What books will my child bring home?

The books your child will bring home to read with you may be Rocket Phonics Readers or from a different publisher but will contain words made up of the sounds that they know. This means the books are ‘decodable’ by your child because they have learnt the ‘code’ – the letters and sounds that make up the words in their reading book.


Your child may come home with the same book more than once and there is a good reason for this. Children benefit from reading a familiar book to build fluency (speed and flow) and understanding (comprehension). Your child’s first reading might be quite stilted as they focus on sounding out and blending the words but after lots of practise, they will become more fluent. When they can read a book more fluently, it is easier for them to focus on the meaning of the text.


Children’s reading ability and progress is carefully monitored by the class teacher and levels of challenge are increased when they feel the child is ready.


How can I support my child’s reading?

When helping your child with their reading, make sure you choose a time when they’re not too tired. Remember that learning to read will take time – be sure to stay patient as your child acquires this new skill.

  1. Don’t read the book to your child before they read it to you – they may just remember the words and not get any real practise.
  2. If your child can read the story well, that doesn’t mean the book is too easy. It’s important they get plenty of practise reading words containing the letters and sounds they have learnt. Celebrate their achievement with them – reading success is important in building their confidence and enjoyment.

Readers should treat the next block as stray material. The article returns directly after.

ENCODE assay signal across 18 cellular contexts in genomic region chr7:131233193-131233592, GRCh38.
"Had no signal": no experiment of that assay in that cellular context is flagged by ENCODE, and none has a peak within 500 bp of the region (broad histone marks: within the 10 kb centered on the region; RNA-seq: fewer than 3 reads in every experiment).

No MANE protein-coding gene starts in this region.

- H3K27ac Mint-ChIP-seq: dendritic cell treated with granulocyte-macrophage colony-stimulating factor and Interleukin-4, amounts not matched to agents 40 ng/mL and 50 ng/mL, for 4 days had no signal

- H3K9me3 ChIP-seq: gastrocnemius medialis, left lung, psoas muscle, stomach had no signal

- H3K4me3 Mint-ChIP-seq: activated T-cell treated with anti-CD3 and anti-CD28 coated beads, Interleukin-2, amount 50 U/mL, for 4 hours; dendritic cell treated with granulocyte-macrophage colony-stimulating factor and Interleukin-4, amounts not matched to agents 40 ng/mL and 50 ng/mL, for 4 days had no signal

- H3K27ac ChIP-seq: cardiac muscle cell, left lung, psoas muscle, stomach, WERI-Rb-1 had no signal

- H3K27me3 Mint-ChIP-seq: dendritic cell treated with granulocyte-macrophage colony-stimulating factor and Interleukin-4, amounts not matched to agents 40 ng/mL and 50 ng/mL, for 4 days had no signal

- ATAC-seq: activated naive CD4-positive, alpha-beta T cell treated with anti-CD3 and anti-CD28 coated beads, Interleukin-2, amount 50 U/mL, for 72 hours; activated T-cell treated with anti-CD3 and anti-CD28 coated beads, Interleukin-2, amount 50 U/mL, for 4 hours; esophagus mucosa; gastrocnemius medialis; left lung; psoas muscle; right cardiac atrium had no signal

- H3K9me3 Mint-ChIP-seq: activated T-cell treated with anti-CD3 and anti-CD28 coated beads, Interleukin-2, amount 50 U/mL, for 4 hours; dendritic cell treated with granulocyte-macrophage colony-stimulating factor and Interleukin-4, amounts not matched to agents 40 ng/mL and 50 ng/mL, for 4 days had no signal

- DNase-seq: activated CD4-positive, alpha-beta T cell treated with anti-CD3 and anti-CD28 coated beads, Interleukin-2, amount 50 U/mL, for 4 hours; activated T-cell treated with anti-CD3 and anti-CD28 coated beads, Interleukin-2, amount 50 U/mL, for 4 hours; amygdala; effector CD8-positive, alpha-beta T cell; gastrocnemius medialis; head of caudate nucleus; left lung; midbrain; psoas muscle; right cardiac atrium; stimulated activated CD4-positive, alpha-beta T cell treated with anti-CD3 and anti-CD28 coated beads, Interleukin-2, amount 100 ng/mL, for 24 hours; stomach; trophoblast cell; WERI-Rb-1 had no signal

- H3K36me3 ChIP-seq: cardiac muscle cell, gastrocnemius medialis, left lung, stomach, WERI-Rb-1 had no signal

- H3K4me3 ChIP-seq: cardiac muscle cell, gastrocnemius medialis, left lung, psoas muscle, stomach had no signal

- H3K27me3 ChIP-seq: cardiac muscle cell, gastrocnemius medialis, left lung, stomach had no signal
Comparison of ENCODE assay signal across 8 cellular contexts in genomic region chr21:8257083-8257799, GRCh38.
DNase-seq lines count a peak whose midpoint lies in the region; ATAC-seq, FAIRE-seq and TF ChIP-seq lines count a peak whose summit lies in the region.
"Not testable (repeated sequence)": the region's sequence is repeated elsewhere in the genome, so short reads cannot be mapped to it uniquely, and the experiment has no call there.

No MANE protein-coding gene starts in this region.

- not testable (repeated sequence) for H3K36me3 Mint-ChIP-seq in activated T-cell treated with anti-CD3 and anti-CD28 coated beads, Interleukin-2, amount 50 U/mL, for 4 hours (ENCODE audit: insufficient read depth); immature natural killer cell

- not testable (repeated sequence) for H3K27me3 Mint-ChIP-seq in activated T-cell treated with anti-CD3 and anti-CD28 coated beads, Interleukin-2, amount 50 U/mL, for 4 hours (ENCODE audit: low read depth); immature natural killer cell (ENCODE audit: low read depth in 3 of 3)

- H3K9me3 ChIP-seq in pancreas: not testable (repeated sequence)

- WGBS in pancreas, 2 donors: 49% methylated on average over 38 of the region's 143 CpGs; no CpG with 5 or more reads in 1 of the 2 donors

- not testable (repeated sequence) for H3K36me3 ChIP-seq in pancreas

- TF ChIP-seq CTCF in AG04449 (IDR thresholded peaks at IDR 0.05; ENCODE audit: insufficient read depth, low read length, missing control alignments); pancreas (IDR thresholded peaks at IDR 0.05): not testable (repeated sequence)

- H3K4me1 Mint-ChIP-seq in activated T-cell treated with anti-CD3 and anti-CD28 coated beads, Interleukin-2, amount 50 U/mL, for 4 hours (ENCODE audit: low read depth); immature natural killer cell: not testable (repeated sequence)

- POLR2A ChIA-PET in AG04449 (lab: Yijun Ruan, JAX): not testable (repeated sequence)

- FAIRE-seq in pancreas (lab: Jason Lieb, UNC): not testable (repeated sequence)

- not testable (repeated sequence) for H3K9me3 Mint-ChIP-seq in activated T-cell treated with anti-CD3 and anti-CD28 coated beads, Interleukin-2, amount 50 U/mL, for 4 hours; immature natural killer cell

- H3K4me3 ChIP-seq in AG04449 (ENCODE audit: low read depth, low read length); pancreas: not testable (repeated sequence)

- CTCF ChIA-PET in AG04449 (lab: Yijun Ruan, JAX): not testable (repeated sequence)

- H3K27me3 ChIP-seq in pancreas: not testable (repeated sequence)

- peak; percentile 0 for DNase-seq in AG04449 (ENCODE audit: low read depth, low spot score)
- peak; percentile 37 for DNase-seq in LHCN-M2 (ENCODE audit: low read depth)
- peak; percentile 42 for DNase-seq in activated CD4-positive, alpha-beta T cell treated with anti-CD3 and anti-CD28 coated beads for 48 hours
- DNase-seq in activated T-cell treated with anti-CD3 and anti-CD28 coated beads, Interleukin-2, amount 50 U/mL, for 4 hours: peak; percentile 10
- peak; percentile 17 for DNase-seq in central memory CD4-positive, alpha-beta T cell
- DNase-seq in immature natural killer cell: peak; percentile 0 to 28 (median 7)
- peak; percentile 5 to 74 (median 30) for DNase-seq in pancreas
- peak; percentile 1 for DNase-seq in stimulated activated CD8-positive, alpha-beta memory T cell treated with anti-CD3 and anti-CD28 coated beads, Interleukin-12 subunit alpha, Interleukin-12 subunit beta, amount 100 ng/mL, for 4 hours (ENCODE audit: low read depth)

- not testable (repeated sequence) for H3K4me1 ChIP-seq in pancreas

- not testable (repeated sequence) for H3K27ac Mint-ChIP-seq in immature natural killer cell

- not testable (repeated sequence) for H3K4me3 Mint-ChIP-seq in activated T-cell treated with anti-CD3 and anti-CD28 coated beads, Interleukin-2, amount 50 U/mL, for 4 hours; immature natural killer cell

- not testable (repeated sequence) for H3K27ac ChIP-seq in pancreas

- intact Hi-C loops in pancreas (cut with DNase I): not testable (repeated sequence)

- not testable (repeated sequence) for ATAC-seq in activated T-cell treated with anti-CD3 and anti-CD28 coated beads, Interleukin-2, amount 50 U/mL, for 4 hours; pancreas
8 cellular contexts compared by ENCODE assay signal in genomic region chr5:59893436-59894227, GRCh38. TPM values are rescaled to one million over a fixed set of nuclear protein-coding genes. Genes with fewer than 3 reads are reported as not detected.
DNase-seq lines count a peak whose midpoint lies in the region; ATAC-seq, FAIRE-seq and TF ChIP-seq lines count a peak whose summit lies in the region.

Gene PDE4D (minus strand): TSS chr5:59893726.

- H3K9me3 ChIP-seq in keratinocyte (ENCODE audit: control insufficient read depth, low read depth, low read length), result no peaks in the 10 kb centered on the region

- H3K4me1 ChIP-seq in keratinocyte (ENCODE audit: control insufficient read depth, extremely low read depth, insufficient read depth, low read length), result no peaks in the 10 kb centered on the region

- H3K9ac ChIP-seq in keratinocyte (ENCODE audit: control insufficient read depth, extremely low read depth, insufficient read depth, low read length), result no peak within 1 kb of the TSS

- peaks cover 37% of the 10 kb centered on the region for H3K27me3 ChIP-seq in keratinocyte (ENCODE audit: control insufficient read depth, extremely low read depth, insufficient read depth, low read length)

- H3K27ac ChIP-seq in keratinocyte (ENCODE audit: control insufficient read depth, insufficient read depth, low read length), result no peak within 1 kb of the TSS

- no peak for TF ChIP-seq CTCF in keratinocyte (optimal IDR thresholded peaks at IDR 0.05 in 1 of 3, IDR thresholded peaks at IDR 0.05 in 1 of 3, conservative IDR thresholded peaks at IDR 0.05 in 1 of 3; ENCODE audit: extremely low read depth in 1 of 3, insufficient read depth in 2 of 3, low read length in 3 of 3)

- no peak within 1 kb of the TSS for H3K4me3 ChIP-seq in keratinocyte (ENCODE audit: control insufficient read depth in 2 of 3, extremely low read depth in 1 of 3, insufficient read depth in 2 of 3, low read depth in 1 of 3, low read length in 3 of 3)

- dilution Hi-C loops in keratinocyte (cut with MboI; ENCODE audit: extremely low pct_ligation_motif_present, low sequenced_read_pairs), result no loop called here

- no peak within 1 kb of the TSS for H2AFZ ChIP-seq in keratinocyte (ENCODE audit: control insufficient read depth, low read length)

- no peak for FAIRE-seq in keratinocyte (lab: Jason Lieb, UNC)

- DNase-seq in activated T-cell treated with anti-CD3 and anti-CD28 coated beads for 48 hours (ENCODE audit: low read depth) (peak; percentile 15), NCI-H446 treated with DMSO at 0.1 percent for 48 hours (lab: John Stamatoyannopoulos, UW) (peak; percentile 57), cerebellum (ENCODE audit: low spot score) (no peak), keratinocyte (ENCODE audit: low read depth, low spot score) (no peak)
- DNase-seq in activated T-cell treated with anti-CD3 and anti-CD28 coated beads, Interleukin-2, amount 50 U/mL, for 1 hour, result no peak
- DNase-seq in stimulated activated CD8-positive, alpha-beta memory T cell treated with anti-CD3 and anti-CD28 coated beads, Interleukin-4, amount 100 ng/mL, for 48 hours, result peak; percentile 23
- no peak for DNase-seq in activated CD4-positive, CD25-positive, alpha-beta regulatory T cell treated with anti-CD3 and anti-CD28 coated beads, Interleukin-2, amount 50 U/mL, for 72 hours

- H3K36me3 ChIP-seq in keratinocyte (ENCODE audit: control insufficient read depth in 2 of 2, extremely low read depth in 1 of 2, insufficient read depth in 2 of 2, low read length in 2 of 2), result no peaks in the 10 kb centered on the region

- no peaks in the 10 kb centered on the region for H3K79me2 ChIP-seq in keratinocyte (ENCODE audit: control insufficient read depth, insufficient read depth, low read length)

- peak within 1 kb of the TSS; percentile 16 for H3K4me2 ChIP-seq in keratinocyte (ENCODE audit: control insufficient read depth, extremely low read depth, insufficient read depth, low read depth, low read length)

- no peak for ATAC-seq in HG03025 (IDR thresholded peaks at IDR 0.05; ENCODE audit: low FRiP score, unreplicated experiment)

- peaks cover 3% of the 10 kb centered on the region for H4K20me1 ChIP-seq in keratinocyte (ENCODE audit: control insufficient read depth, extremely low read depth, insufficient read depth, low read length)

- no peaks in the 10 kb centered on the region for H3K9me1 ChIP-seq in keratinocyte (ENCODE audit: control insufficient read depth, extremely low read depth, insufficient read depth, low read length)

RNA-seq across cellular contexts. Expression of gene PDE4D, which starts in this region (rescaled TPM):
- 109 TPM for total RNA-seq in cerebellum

3. If your child struggles with a word, ask them to ‘sound out’ (decode) the word by saying the individual sounds in the word and then blending the sounds together (for example, ‘c-a-t = cat’).
  4. Don’t let your child struggle too much – if they are really stuck with a word, sound it out for them quickly so that they can hear the word. Plenty of praise when they succeed will help them to keep going.
  5. Don’t ask your child to use the pictures to guess the words. Pictures can provide great opportunities to talk about what is happening in a story but it’s important that your child doesn’t become dependent on them to read.
  6. Read back each sentence or page to your child to ensure they have understood.
  7. When your child has read the book, talk about it together and write a comment in their Reading Record book.


As well as your child reading to you, it’s important that you read stories, rhymes, and non-fiction books to them. We cannot stress enough how important talk and stories are in developing children's vocabulary and language. 


Learning to read and reading to learn

  • Your child will visit the school library once a week and will bring home a book of their choice to share with you.

  • Each class has a 'book corner' which the children have access to throughout the day and stories are read to the children to ignite that passion for books and reading and to promote the joy of listening.

  • Each class in KS1 has a Class Library where they can choose a reading book and either keep it for the week or swap it every day. This is their choice.

  • Our playground has a micro-library so pupils can enjoy a book during their playtime and lunch time.